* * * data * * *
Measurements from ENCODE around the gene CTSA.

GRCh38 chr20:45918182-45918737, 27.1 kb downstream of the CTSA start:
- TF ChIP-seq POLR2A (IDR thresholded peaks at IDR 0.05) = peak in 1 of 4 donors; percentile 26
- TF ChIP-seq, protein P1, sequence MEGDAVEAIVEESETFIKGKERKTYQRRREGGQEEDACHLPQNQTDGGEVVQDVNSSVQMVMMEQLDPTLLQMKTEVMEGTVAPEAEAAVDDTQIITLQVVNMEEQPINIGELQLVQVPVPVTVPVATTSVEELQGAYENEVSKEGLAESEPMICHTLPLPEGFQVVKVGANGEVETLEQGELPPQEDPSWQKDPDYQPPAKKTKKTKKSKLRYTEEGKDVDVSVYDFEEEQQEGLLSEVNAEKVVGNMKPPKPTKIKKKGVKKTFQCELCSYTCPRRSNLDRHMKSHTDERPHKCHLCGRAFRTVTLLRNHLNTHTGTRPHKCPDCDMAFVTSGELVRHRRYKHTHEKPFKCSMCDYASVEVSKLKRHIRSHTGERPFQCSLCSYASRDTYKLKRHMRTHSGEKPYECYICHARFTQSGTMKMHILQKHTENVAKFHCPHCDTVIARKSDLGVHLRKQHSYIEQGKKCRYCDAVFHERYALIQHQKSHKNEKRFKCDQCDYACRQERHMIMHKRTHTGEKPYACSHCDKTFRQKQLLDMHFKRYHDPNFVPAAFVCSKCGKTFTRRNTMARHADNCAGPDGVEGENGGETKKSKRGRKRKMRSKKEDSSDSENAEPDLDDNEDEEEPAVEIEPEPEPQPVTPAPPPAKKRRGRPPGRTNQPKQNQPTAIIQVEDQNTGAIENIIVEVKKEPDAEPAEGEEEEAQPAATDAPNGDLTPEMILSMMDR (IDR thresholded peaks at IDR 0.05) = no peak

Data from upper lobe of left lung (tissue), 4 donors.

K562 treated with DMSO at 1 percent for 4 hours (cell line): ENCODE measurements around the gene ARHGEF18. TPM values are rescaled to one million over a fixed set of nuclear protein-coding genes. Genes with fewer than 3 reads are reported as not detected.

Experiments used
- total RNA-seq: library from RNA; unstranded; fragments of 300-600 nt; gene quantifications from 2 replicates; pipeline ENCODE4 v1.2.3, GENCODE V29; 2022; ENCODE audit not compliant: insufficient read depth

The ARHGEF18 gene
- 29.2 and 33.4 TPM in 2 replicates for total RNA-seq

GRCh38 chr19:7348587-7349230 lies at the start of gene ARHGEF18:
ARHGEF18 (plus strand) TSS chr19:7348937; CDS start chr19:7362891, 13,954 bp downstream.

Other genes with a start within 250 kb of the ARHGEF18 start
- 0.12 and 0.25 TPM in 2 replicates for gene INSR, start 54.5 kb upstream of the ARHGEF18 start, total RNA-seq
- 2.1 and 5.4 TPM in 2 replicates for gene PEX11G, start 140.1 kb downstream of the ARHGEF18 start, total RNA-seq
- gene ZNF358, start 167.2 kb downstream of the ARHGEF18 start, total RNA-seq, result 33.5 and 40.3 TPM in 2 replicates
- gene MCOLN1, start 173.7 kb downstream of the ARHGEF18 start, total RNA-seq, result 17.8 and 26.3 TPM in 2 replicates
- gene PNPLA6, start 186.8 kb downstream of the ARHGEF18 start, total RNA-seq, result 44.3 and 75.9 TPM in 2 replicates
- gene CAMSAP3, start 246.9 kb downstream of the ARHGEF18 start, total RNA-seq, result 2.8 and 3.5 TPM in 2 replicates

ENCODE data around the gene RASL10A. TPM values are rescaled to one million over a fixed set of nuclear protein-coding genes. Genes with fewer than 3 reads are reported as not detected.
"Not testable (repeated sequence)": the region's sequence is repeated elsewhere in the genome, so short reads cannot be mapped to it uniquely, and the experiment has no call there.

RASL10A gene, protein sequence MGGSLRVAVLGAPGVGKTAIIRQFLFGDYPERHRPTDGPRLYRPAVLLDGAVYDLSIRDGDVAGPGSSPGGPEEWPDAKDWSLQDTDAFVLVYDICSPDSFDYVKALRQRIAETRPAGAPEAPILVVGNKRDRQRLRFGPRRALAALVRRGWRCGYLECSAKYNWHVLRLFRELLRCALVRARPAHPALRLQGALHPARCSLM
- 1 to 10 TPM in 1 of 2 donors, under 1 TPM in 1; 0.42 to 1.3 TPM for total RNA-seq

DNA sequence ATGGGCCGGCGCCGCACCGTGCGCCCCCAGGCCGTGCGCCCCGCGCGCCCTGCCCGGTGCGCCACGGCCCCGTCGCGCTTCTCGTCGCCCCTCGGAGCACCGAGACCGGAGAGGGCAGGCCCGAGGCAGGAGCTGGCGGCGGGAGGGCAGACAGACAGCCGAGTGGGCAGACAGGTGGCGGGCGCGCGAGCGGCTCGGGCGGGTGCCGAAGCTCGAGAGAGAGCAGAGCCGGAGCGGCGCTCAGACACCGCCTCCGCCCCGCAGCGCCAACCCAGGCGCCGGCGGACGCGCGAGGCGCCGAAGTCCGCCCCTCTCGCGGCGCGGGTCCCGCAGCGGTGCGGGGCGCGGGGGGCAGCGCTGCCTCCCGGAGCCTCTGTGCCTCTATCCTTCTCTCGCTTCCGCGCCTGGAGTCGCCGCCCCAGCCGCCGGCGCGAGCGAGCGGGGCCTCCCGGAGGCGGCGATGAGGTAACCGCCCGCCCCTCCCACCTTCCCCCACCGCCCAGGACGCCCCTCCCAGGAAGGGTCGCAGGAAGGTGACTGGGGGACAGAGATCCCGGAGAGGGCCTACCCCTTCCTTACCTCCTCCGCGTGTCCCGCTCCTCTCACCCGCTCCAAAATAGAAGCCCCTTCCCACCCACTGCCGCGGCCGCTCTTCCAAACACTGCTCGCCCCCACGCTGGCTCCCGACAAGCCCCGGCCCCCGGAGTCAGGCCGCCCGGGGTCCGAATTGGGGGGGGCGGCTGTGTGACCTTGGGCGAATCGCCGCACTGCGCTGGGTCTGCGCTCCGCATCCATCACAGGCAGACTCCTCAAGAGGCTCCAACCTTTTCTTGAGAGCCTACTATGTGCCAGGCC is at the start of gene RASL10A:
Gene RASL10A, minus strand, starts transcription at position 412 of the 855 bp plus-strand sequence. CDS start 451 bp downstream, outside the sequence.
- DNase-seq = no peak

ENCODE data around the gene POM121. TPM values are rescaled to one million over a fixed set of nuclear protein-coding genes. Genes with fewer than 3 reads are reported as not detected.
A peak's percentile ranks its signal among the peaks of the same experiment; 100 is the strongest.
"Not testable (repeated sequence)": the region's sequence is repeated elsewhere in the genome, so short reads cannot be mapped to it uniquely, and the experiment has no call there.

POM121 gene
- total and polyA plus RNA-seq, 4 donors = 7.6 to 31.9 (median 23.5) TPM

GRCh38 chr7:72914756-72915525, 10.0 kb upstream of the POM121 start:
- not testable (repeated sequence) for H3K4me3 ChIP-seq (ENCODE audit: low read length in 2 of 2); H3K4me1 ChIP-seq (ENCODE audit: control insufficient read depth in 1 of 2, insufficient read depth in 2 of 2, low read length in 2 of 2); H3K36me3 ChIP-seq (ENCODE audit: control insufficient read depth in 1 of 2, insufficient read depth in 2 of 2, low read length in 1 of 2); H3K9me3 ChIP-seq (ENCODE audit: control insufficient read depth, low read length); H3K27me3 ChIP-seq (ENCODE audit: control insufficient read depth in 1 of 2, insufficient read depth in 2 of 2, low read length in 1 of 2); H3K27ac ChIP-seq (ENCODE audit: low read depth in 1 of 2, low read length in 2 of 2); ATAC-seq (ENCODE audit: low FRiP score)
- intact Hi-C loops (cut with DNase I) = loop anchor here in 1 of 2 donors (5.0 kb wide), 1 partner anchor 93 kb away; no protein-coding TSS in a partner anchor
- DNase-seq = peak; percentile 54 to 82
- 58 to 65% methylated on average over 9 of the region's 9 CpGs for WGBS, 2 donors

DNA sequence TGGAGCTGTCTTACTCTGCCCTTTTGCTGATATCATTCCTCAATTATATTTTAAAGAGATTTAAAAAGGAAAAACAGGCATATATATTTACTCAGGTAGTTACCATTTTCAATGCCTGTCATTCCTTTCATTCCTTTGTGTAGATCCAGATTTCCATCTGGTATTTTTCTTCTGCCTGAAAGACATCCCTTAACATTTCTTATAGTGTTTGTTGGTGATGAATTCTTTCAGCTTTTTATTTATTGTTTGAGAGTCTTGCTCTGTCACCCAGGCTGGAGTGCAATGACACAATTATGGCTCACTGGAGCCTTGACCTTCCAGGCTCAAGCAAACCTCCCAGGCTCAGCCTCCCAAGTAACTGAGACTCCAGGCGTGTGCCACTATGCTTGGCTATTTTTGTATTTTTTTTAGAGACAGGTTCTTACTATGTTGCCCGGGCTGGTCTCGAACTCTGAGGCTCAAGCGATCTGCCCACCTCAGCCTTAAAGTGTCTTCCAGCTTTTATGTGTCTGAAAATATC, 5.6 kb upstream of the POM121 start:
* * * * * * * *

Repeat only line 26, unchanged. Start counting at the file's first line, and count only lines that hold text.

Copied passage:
- DNase-seq = no peak